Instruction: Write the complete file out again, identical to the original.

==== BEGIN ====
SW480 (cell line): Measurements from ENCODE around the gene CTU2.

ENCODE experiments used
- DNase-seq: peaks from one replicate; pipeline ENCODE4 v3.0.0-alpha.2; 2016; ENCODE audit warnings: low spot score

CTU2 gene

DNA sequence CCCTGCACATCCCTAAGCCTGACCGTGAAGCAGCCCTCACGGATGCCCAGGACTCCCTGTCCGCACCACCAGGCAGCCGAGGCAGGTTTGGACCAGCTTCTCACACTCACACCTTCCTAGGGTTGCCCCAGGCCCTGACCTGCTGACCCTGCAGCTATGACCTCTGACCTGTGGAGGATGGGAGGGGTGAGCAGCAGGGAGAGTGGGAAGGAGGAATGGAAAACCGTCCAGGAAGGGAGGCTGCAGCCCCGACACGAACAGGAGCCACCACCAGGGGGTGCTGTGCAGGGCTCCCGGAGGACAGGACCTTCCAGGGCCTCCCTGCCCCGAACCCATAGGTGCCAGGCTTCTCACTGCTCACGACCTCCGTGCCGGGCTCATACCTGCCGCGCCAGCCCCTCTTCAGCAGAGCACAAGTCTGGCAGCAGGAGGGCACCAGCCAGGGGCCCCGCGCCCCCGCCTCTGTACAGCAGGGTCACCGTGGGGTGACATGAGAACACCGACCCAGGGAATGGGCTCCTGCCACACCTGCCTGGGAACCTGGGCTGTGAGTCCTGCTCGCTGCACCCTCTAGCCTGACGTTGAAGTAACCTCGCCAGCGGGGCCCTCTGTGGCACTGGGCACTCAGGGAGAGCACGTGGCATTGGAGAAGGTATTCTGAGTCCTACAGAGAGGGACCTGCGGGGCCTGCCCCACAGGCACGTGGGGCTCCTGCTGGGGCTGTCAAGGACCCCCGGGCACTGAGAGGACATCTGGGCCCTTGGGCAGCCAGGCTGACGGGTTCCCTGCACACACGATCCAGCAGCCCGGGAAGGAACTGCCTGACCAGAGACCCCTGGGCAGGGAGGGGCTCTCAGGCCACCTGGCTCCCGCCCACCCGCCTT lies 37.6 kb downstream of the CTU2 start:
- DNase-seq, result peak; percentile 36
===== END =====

SW480 (cell line): Measurements from ENCODE around the gene CTU2.

ENCODE experiments used
- DNase-seq: peaks from one replicate; pipeline ENCODE4 v3.0.0-alpha.2; 2016; ENCODE audit warnings: low spot score

CTU2 gene

DNA sequence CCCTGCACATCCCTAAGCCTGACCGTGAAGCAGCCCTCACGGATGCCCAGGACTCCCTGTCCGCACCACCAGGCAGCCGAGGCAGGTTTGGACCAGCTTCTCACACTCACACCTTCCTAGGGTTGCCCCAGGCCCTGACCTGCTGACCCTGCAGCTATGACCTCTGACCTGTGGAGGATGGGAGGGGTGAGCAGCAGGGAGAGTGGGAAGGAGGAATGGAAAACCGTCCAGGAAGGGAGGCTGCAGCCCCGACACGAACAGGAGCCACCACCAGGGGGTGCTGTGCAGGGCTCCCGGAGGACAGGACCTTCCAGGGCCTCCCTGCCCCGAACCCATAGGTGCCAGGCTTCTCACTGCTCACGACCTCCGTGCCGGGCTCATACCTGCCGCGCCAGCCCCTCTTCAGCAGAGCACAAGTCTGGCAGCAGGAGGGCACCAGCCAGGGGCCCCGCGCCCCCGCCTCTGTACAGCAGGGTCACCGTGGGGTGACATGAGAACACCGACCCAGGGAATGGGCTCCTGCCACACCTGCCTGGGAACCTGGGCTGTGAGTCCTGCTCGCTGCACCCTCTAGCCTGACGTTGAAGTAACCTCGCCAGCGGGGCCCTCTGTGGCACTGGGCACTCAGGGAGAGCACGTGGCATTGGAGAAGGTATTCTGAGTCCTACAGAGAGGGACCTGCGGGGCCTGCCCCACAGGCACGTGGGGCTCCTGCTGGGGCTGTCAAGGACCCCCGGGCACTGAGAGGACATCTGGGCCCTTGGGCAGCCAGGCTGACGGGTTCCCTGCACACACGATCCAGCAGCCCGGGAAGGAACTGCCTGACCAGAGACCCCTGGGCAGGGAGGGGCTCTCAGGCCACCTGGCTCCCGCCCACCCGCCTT lies 37.6 kb downstream of the CTU2 start:
- DNase-seq, result peak; percentile 36